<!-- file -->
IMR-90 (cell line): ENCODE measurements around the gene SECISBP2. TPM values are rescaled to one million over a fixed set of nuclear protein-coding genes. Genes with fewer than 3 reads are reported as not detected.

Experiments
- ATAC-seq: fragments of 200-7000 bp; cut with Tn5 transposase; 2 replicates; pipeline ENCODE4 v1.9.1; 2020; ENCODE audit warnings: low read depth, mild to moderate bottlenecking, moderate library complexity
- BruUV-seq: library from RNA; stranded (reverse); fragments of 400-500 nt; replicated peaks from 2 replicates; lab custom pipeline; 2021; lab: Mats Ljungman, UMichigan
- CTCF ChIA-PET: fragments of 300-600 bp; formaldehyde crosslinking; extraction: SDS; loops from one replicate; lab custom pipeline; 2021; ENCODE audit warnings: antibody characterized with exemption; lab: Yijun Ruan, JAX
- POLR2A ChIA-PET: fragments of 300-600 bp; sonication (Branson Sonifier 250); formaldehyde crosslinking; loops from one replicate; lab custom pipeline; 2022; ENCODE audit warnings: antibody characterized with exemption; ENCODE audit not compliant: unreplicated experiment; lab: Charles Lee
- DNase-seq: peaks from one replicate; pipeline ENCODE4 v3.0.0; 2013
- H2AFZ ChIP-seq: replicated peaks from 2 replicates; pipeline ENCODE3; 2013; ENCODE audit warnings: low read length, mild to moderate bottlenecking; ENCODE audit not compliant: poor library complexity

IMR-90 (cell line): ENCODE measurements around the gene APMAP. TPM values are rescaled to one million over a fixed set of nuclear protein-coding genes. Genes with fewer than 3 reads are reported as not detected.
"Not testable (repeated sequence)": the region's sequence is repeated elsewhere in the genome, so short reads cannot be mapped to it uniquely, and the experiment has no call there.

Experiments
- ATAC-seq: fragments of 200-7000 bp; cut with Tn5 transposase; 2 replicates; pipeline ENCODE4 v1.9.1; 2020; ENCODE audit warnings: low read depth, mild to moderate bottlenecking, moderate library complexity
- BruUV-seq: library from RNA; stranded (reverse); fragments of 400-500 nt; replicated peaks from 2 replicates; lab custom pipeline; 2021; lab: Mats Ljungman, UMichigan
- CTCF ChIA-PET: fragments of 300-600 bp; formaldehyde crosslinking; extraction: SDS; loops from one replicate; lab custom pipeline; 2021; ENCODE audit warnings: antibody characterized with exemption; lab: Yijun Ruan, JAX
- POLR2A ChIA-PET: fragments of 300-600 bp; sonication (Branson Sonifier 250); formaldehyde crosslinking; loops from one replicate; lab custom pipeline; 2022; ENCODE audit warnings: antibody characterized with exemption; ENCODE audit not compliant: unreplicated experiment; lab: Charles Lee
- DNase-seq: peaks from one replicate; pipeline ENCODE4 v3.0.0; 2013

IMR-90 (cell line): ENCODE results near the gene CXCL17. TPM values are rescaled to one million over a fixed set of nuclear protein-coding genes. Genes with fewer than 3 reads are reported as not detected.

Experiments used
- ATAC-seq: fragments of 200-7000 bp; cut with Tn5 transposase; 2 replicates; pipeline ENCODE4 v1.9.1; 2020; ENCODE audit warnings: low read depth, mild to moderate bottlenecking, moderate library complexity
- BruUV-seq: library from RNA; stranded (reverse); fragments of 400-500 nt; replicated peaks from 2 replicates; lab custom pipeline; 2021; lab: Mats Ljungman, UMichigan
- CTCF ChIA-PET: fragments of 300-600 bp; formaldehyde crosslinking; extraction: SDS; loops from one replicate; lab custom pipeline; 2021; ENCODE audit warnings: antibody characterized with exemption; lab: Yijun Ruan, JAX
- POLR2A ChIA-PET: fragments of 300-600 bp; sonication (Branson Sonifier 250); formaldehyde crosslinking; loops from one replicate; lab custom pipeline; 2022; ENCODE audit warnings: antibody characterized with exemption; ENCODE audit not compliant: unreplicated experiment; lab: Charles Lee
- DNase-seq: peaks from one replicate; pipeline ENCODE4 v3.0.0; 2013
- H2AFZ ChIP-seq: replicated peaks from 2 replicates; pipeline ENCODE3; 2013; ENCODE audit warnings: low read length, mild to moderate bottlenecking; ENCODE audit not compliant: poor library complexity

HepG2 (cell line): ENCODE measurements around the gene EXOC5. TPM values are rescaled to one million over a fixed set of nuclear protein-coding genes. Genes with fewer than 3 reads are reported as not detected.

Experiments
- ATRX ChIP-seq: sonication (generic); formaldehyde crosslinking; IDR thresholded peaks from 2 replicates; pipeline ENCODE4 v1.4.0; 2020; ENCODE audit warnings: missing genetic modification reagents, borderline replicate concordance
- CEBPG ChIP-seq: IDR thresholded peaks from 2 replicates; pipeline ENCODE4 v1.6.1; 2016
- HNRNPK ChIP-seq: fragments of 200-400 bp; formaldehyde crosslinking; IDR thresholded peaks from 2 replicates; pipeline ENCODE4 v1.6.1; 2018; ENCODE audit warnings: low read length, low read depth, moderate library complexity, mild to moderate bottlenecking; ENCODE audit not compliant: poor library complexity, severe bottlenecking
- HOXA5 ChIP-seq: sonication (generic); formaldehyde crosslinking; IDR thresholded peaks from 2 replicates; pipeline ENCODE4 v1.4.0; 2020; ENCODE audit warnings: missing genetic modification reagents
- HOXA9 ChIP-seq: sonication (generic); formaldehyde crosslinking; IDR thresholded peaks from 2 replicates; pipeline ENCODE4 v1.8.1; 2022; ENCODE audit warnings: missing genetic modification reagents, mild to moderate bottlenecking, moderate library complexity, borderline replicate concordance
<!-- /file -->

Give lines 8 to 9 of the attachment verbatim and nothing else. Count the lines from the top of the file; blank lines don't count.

- H2AFZ ChIP-seq: replicated peaks from 2 replicates; pipeline ENCODE3; 2013; ENCODE audit warnings: low read length, mild to moderate bottlenecking; ENCODE audit not compliant: poor library complexity

IMR-90 (cell line): ENCODE measurements around the gene APMAP. TPM values are rescaled to one million over a fixed set of nuclear protein-coding genes. Genes with fewer than 3 reads are reported as not detected.